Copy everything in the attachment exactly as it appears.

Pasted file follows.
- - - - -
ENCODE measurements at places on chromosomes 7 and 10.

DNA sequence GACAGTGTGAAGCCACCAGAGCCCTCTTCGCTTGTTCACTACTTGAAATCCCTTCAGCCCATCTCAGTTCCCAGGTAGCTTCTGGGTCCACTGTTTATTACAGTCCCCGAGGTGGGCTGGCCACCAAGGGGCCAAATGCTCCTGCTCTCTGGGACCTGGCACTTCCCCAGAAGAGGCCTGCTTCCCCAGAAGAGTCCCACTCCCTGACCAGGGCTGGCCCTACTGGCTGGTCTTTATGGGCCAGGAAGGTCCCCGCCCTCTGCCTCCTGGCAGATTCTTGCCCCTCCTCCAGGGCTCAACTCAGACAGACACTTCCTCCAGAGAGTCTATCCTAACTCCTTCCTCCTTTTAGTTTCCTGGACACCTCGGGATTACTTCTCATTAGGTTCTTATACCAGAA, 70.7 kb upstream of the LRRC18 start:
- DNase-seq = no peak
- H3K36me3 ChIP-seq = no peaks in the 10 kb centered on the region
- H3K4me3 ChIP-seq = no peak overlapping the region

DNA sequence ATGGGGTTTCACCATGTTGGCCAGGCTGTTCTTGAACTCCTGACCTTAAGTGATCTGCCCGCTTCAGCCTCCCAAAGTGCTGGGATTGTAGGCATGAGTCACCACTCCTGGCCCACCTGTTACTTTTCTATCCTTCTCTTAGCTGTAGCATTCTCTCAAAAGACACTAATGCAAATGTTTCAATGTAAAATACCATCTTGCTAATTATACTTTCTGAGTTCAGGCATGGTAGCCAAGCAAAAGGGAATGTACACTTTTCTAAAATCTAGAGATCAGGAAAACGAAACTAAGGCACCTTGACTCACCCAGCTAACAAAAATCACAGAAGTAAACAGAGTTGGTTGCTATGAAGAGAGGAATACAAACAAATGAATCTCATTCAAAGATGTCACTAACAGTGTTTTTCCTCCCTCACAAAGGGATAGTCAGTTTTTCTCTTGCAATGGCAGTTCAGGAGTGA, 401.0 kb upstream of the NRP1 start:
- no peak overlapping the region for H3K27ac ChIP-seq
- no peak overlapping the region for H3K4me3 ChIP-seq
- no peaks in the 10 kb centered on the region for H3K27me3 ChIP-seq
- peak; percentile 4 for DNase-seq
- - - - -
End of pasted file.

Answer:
ENCODE measurements at places on chromosomes 7 and 10.

DNA sequence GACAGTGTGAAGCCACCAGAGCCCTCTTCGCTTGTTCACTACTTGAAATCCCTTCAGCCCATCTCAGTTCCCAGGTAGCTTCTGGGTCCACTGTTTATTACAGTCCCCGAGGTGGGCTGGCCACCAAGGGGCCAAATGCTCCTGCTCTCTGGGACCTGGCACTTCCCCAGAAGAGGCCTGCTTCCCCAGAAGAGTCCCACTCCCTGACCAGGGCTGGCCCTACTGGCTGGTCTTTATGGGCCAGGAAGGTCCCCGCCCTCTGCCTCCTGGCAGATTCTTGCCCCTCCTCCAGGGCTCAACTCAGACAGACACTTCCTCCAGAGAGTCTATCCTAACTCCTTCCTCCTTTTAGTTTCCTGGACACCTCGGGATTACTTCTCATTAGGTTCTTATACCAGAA, 70.7 kb upstream of the LRRC18 start:
- DNase-seq = no peak
- H3K36me3 ChIP-seq = no peaks in the 10 kb centered on the region
- H3K4me3 ChIP-seq = no peak overlapping the region

DNA sequence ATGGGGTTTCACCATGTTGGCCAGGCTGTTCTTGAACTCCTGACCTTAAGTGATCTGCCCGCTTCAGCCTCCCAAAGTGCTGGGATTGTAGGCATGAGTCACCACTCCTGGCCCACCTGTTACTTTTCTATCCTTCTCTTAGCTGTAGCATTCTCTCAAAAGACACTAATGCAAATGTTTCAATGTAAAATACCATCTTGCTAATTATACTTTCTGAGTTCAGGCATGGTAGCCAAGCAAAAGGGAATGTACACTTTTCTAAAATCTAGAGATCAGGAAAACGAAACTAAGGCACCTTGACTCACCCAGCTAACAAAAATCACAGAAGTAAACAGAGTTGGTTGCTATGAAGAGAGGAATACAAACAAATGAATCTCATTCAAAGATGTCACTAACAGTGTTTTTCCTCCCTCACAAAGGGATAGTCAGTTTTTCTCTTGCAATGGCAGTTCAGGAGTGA, 401.0 kb upstream of the NRP1 start:
- no peak overlapping the region for H3K27ac ChIP-seq
- no peak overlapping the region for H3K4me3 ChIP-seq
- no peaks in the 10 kb centered on the region for H3K27me3 ChIP-seq
- peak; percentile 4 for DNase-seq